Full-text · Article · Apr 2015 · Journal of Hepatology
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    • "In a recent study, Iacobellis et al. demonstrated that EAT thickness was found to be a good predictor of steatosis of non-cardiac organs such as the liver [33]. We previously showed that a relationship exists between nonalcoholic fatty liver disease and the presence of coronary artery disease [34]. These findings may also support the role of EAT on the process of coronary artery disease. "
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    ABSTRACT: Background Increased epicardial adipose tissue thickness and plasma homocysteine levels are associated with Metabolic Syndrome (MS) and coronary artery disease. The majority of patients with MS have subclinical or manifest coronary artery disease. The aim of this study was to evaluate the relationship between MS and plasma homocysteine levels and epicardial adipose tissue thickness in subjects without epicardial coronary artery disease. Methods Patients who underwent coronary angiography due to angina or equivocal symptoms and/or abnormal stress test results and were found to have normal coronary arteries were evaluated for the presence of MS. The study group comprised 75 patients with normal coronary arteries and MS, and the control group included 75 age-gender matched subjects without coronary artery disease or MS. Results Epicardial adipose tissue thickness (5.8 ± 1.9 mm vs. 4.3 ± 1.6 mm, p <0.001) and plasma homocysteine levels (21.6 ± 6.1 μmol/L vs. 15.1 ± 5.8 μmol/L, p <0.001) were significantly higher in the MS group. Body mass index, triglyceride level, weight, age and waist circumference were positively and HDL cholesterol level were negatively correlated with both epicardial adipose tissue thickness and plasma homocysteine level. Epicardial adipose tissue thickness had the strongest correlation with plasma homocysteine level (r = 0.584, p < 0.001). For each 1 mm increase in epicardial adipose tissue thickness, an increase of 3.51 μmol/L (95% CI: 2.24-4.79) in plasma homocysteine level was expected. Conclusions We observed a close relationship between MS and epicardial adipose tissue thickness and plasma homocysteine levels, even in the absence of overt coronary artery disease.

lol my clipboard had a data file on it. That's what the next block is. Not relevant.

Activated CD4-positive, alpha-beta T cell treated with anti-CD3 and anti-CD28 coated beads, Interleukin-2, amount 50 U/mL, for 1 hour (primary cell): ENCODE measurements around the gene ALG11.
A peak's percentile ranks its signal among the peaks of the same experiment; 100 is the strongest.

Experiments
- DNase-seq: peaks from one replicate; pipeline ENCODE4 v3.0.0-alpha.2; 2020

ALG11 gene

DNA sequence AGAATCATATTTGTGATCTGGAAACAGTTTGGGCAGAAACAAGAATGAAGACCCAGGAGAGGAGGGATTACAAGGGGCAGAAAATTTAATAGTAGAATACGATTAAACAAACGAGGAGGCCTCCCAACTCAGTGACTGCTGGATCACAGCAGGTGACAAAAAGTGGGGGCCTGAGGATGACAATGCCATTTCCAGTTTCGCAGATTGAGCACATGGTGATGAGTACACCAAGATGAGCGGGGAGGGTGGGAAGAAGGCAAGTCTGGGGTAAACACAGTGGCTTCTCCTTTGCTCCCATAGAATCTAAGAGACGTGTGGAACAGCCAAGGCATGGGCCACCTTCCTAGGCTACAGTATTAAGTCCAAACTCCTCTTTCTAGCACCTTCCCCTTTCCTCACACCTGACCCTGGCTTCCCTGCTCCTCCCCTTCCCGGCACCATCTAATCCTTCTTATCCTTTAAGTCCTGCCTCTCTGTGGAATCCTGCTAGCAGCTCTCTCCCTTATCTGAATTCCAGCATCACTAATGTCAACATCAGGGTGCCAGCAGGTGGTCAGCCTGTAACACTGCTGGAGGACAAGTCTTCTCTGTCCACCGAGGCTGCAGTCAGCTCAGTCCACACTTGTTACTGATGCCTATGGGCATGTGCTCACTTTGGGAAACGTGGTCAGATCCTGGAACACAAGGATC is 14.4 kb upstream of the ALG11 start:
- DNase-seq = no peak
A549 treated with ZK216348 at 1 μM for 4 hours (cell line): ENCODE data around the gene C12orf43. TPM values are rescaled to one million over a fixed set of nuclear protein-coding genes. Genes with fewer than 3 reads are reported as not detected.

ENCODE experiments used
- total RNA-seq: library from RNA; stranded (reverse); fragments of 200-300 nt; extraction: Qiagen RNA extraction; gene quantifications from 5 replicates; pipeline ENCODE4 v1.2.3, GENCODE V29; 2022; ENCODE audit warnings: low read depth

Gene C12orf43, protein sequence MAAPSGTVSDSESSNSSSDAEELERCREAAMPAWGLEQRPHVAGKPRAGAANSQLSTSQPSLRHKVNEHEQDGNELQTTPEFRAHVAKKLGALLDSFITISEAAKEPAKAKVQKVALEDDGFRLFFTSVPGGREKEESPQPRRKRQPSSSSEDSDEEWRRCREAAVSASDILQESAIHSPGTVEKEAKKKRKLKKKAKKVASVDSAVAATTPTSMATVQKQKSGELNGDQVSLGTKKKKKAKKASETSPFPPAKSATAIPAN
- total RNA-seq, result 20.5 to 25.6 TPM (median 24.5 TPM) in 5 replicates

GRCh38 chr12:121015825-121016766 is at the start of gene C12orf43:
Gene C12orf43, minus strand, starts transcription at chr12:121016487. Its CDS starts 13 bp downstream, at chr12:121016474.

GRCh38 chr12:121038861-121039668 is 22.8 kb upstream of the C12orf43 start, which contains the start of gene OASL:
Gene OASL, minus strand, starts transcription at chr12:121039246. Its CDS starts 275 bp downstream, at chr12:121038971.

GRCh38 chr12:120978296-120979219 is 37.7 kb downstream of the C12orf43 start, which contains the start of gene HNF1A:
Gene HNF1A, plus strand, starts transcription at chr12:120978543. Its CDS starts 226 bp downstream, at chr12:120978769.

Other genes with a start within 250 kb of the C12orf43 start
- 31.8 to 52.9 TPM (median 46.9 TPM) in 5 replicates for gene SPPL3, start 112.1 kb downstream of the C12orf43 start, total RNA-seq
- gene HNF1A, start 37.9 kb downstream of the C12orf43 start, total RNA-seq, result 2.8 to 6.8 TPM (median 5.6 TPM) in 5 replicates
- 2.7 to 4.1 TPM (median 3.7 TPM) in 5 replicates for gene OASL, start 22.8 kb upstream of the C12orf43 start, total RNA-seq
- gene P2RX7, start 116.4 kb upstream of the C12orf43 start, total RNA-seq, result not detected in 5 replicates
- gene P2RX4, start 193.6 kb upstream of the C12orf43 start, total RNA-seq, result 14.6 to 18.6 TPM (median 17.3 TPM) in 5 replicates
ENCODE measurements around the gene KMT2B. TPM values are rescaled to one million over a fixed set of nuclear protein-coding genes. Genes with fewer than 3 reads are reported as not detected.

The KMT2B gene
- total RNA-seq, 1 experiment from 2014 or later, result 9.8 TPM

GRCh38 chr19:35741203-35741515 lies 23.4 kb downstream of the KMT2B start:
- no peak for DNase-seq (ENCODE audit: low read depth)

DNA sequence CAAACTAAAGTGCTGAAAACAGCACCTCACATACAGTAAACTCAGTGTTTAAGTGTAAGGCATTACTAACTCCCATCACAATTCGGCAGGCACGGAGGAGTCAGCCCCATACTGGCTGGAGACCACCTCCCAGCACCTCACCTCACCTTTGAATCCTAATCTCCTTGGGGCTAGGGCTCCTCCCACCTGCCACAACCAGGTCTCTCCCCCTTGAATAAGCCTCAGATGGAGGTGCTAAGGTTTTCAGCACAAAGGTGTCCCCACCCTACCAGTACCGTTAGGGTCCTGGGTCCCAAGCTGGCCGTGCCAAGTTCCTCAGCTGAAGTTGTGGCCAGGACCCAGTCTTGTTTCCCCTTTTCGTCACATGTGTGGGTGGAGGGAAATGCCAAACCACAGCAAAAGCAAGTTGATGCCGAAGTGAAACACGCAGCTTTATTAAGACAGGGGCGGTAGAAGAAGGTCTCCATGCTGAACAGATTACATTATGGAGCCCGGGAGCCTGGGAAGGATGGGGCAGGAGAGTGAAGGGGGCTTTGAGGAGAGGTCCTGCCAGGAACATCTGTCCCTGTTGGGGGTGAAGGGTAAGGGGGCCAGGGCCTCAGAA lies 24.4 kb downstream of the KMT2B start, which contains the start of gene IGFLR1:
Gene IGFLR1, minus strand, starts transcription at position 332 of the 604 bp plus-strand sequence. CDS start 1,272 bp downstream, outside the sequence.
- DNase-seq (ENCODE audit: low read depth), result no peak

Full-text · Article · May 2014 · Diabetology and Metabolic Syndrome
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    • "Non-alcoholic fatty liver disease (NAFLD) which is considered as a hepatic manifestation of MS [10] has an increasing prevalence in Western countries. NAFLD has been found to be associated with increased risk for coronary artery disease (CAD) independent of MS and its components [11], but until now, no study has been conducted to investigate the relationship between NAFLD and coronary collateral circulation (CCC) which is related to poor cardiovascular outcomes in patients with severe CAD. CCC may be also impaired in patients with NAFLD which shares IR as the common pathophysiological mechanism with type 2 DM, whose presence is known to be associated with poor collateral development [3,6–8]. "

    Full-text · Dataset · Oct 2012